Wednesday, 26 September 2012

A Funky Scottish Story - Q&A with Karen Edward

Introducing...Karen Edward, founder, owner and resident artist at Funky Scottish.  In this Q+A, Karen shares her own story about becoming an artist, launching her business, overcoming inevitable challenges and continuing to nurture an ongoing love affair with her craft...

The East Neuk has become your home. Tell us a little about your background?
I was born in St Andrews and went to Madras College.  I graduated from Duncan of Jordanstone Art College in Dundee with honours in Drawing and Painting. I also lived on The Isle of Mull and worked in a painting school there for some time. 
Duncan Of Jordanstone Art College, Dundee
Isle of Mull
What's your artistic speciality?
My speciality is in observing and painting all the things around me that I love.  It’s all incorporated into my work, so location is really important to me, as is my language in describing the things I love the most.  I love to work with ceramics too but I am predominantly a painter.
How did you learn your craft?
I had very little money but I slowly saved up to buy my first kiln.  I then did a stint at a local pottery.  Ultimately, I taught myself how to use ceramic paints and I worked on glazing and firing, learning and tweaking as I slowly but surely progressed.

How did you discover your passion for art and crafts?
My parents are both artists.  My mum’s a painter and my father was a sculptor.  Both of my parents went to Duncan of Jordanstone, so I grew up in a very artistic household. 

Karen in Funky Scottish

When did you open Funky Scottish?
I opened the Funky Scottish gallery and boutique in 2005. I’d been working as an artist for a long time before that. Throughout my life, I’d been selling paintings through other galleries but it was a big breakthrough to open Funky Scottish and have a place of my own. Now, a decade later, I've fulfilled another dream...creating a little cafe within Funky Scottish!  We've recently opened the cafe, which serves up satisfying savouries (home-made soups + tasty filled rolls) and a range of scrumptious, homemade cakes.  Take a peek at our 'Cake Gallery'.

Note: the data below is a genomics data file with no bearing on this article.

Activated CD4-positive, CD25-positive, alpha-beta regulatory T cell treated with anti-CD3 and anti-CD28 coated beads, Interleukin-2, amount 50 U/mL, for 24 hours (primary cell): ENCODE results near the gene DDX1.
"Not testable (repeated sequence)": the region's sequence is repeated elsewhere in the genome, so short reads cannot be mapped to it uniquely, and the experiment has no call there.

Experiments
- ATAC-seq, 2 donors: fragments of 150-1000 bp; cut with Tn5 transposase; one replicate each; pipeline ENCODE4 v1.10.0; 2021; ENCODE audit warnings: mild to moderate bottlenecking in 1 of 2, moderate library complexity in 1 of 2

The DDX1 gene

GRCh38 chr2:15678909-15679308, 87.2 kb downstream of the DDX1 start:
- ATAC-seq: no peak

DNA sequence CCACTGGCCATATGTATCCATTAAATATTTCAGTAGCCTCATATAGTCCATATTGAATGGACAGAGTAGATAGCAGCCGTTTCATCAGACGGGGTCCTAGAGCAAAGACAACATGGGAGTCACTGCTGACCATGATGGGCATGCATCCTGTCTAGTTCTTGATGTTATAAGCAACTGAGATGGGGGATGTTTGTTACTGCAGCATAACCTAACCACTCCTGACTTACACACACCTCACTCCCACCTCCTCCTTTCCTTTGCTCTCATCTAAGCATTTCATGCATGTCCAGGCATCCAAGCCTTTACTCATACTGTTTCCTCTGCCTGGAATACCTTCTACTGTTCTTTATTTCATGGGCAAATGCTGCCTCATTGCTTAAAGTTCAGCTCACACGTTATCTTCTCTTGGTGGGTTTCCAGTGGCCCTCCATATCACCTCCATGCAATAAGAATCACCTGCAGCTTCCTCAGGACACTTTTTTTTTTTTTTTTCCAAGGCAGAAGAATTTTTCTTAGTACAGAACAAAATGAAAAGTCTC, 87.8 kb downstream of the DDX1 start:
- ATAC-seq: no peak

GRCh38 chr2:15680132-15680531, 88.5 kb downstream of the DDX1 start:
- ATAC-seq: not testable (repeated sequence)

How did you discover Pittenweem?
Well, I’d taken part in the Pittenweem Arts Festival.  Also, I moved from the Isle of Mull to Cellardyke – which is just a couple of villages away from Pittenweem.  I was given the chance to have a studio at the back of a shop in Pittenweem...that has since become Funky Scottish!
Why did you think the village would be the perfect location for your shop?
The arts festival is a huge part of having a business in Pittenweem. It’s a beautiful village, a great artistic community, which has been built up around the studio of the famed painter John McGee.  So many people come through the village. 
Pittenweem Harbour by artist, John McGhie
How did you find the experience of launching the business?
I opened the business during a time which, as it happened, was very challenging in my personal life.  So, it was a huge learning curve, yet the launch of Funky Scottish was also the catalyst for a wonderful rebirth of sorts. It’s been a life changing experience.  Funky Scottish was going to be my main source of income, so the early stages of launching the business was financially challenging.  It was a very slow, steady and progressive build up.  On the other hand, this made each new success more rewarding; artists getting in touch, people wanting to be part of Funky Scottish.  It was all really exciting and this provided me with the impetus to keep going. 

For you, what makes Pittenweem and the East Neuk so special?